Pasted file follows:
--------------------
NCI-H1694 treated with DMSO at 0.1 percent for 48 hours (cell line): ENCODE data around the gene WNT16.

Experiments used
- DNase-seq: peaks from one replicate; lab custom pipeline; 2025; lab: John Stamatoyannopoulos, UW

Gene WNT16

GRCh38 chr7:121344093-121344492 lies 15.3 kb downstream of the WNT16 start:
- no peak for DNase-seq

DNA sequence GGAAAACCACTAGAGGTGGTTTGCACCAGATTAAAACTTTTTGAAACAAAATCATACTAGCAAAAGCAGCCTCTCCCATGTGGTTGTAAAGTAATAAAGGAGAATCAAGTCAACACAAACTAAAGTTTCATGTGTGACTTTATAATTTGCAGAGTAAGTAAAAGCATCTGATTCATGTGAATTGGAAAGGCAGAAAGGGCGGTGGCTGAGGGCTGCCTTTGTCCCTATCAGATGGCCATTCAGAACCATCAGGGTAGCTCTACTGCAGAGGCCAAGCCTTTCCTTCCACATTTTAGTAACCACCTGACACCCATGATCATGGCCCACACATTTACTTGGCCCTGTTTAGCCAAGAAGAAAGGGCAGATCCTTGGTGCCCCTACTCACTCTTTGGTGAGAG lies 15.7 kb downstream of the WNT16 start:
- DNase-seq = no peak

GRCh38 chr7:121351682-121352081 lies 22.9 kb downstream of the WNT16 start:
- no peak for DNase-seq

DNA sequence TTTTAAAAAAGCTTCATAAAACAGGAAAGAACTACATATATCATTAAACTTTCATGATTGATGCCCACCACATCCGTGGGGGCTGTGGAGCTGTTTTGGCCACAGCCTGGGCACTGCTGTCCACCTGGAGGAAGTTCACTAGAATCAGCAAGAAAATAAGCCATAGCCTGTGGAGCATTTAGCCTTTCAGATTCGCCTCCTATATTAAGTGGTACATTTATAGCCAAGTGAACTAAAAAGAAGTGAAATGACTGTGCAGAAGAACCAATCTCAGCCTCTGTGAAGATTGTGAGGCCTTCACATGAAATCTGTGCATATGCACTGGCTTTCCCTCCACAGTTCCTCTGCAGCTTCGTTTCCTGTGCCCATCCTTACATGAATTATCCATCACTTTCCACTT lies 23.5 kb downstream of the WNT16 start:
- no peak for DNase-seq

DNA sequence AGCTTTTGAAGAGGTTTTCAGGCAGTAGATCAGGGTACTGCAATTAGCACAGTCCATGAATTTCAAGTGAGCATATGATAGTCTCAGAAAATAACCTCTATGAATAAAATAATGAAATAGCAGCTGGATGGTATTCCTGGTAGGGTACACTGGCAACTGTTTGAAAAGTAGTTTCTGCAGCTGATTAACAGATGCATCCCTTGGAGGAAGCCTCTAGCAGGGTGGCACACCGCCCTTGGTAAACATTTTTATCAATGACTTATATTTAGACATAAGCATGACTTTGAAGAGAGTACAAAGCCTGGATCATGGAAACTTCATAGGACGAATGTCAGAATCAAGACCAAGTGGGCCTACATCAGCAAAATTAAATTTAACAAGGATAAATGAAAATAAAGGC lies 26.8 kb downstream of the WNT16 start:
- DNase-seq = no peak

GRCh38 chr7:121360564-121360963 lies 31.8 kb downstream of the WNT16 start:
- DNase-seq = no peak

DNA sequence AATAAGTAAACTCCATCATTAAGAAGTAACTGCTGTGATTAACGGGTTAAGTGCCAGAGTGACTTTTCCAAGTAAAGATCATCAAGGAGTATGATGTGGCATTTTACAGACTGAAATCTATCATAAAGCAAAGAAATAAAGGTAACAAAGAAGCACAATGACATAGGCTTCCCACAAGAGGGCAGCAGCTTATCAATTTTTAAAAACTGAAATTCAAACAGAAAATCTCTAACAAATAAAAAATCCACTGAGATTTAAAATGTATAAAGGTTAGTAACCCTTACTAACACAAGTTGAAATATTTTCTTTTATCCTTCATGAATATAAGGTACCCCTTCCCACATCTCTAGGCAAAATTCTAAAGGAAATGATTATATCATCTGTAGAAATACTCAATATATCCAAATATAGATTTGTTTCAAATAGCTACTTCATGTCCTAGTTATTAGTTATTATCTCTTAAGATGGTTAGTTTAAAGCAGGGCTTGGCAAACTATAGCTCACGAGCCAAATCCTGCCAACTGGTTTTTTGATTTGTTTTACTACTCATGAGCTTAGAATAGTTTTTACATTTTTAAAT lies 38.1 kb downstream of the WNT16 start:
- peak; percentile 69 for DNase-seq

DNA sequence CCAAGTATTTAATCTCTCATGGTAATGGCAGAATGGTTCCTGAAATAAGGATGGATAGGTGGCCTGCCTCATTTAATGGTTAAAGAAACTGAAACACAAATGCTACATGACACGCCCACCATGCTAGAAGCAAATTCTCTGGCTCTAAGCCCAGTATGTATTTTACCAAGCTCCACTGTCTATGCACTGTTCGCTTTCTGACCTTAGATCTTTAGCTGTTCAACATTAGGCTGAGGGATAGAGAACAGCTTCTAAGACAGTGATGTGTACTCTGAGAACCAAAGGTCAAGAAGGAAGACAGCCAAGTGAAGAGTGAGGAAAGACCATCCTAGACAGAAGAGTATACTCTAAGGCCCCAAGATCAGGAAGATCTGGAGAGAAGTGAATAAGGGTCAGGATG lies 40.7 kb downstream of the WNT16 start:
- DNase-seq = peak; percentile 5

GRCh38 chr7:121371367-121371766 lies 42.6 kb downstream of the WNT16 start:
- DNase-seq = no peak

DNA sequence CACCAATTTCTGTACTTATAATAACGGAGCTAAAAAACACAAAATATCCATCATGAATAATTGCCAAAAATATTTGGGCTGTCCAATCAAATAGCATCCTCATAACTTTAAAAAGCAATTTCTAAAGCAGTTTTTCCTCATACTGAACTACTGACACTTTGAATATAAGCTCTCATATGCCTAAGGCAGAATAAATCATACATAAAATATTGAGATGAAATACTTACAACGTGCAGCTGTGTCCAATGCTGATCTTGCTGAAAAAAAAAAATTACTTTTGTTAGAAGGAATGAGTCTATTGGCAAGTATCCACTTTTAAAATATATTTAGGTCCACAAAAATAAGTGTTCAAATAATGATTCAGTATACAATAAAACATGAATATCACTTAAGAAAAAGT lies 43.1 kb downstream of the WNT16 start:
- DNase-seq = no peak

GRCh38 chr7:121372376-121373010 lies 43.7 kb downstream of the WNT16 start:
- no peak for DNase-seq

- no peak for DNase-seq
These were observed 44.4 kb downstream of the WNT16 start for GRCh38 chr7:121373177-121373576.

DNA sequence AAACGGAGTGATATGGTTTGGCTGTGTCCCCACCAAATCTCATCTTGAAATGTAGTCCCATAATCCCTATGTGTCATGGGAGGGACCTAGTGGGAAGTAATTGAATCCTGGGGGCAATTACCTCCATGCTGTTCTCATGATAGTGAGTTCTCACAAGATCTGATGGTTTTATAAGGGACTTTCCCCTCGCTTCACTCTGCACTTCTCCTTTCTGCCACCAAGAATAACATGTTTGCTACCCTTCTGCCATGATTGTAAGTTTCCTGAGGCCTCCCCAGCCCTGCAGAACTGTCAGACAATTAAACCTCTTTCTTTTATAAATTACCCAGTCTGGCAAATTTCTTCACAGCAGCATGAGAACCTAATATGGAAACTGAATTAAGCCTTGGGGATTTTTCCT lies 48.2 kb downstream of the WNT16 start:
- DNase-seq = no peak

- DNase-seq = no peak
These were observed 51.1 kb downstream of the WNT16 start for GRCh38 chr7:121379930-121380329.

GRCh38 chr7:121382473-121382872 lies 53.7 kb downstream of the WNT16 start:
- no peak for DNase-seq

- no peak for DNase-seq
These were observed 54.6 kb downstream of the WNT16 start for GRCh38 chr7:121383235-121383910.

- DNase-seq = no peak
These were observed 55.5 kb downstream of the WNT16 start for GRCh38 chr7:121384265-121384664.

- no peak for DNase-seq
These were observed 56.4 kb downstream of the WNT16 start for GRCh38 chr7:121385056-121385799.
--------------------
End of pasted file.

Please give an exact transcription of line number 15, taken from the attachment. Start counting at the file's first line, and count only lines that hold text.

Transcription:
GRCh38 chr7:121360564-121360963 lies 31.8 kb downstream of the WNT16 start: